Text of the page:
The study predicted that the frequency of extreme IOD events may increase by 66 percent, while the frequency of moderate events is projected to decrease by 52 percent by the end of the century.

The authors of the study also describe a concerning outlook for the Indian Ocean in terms of marine heatwaves, which are events when large areas of the ocean become much warmer than usual and remain so for extended periods.

indian ocean warming

The number of days with marine heatwaves is expected to increase from 20 to 220-250 days a year, according to the study. This would mean that most of the Indian Ocean could be in a near-permanent state of marine heatwave conditions.

Marine heatwaves lead to habitat destruction through coral bleaching, seagrass loss, and the degradation of kelp forests, adversely affecting the fisheries sector. They also result in the rapid intensification of cyclones, where a cyclone can intensify from a depression to a severe category within a few hours, according to the study.

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“The Indian Ocean, a climate change hotspot, faces rapid and strong increases in marine heatwave frequency and intensity unless global CO2 emissions are substantially cut,” said Thomas Frölicher, a climate scientist at the University of Bern, Switzerland, and one of the authors of the study. 

The bio-geochemical characteristics of the Indian Ocean are also expected to change due to the warming. For instance, the pH levels of the ocean’s waters are projected to decrease from about 8.1 currently to 7.7 by the end of the century.

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“The projected changes in pH may be detrimental to the marine ecosystem since many marine organisms — particularly corals and organisms that depend on calcification to build and maintain their shells — are sensitive to the change in ocean acidity,” said Koll. 

“The change may be easier to fathom when we realize that a 0.1 fall in human blood pH can result in rather profound health consequences and multiple-organ failure,” he added. 

The productivity and surface levels of chlorophyll are also expected to decline by 2100, with the greatest reduction in the western Arabian Sea, where levels could fall by 8-10 percent from their current state.

“It is crucial to recognize that the impacts of these changes are not distant concerns for our grandchildren and future generations alone. As the current generation, we are already witnessing the repercussions firsthand,” said Koll.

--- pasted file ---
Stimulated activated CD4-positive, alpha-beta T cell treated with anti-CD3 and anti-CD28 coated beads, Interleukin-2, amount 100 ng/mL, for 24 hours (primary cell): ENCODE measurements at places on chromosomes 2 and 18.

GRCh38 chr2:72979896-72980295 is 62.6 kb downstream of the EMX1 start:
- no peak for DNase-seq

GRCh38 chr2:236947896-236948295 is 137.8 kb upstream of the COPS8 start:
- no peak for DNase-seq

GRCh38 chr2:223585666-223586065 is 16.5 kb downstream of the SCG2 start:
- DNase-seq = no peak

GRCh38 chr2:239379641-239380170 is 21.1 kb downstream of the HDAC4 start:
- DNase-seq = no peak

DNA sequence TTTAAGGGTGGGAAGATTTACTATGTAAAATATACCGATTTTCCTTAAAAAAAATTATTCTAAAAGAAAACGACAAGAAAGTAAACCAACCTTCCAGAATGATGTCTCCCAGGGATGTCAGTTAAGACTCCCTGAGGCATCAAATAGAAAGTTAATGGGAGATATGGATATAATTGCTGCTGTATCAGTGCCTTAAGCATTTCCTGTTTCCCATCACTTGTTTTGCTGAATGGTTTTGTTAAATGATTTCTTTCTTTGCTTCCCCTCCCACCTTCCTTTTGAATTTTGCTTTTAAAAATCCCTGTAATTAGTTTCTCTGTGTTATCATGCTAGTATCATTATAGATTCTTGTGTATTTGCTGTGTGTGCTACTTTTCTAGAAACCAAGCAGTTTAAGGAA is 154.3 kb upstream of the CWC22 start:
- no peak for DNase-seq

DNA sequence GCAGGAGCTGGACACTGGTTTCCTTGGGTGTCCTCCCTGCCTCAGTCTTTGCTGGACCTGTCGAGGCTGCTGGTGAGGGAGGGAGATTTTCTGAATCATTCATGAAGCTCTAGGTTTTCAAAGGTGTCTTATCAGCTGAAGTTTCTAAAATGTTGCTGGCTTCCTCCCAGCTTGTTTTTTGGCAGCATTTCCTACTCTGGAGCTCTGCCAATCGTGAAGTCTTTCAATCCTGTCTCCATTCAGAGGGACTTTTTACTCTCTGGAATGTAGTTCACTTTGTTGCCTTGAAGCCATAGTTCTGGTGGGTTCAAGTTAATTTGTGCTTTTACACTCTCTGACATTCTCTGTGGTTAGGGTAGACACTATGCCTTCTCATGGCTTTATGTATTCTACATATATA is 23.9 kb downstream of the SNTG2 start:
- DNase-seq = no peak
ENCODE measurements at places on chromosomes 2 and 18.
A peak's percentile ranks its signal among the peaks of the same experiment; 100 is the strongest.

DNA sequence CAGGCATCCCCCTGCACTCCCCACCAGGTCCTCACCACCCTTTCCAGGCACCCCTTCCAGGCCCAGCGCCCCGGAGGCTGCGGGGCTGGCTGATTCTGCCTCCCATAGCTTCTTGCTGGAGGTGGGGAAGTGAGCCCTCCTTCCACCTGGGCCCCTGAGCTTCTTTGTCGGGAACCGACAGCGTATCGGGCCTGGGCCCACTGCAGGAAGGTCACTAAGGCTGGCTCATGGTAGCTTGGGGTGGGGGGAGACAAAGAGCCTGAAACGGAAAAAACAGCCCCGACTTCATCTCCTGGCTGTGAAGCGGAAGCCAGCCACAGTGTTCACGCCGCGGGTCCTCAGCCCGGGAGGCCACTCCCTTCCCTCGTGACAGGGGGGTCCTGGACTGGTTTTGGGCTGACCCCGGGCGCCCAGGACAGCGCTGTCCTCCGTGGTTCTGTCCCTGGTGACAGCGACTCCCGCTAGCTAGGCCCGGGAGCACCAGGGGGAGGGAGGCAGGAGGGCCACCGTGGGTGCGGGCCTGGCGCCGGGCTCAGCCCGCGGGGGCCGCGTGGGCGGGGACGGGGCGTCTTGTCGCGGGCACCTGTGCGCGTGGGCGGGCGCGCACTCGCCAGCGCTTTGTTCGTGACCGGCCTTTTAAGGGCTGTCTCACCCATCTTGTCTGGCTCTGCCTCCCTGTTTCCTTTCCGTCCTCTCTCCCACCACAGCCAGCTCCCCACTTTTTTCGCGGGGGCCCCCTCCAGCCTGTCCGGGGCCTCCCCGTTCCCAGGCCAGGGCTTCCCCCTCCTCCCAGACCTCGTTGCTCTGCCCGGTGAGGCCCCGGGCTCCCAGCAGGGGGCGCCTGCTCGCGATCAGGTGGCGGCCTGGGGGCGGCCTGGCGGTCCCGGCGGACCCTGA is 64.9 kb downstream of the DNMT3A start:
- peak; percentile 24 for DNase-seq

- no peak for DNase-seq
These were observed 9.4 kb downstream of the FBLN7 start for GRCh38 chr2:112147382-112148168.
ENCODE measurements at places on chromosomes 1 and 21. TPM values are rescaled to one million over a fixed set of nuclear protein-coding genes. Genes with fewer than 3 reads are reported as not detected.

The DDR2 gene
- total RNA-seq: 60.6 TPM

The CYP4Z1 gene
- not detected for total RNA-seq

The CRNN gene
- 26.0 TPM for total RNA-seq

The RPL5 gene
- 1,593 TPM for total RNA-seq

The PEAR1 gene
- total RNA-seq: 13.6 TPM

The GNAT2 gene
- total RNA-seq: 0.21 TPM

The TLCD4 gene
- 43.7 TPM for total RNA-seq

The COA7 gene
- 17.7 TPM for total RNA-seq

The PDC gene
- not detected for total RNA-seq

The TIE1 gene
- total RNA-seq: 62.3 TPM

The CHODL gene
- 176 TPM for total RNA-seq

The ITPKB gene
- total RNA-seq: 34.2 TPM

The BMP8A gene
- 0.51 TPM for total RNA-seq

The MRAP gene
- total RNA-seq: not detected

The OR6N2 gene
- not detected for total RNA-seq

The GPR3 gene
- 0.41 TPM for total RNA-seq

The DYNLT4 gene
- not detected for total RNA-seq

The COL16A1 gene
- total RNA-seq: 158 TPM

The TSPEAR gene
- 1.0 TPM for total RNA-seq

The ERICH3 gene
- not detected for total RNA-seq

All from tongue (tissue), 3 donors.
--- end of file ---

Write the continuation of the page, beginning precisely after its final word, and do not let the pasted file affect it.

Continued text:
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The study recommended a multifaceted approach to address the imminent challenges in the Indian Ocean. Reducing GHG emissions and building climate-resilient infrastructure are the most effective strategies to mitigate the current and future impacts of warming.

Concurrently, conserving marine ecosystems through sustainable practices and improving forecasting capabilities can strengthen the region’s resilience to extreme weather events. Additionally, promoting adaptive agriculture and encouraging international collaboration are essential for ensuring food security and preserving biodiversity, according to the study.


What is the Indian Ocean effect?

That means the surface waters in the Indian Ocean get pushed from west to east.

What are 5 facts about the Indian Ocean?

Indian Ocean Facts

  • It comprises 20% of the world’s water surface.
  • It consists of 57 islands and is bordered by 16 African countries and 18 Asian countries in total.
  • Its highest point is at sea level.
  • It is the warmest ocean of all of the five oceans in the world.

Who is affected by warming oceans?

Marine life will suffer the most due to unprecedented ocean warming. Fish species now migrate north to find cooler temperatures and food sources, impacting communities and economies that depend on fishing.

How to reduce ocean warming?

Solutions For Ocean Warming

  1. Reduce greenhouse gas emissions (GHGs) …
  2. Ocean Alkalinization. …
  3. Strengthening coastal ecosystems. …
  4. Monitoring human activities. …
  5. Enhancing scientific research. …
  6. Solar Radiation Management (SRM) …
  7. Adoption of green tech. …
  8. Relocation and Reef Restoration.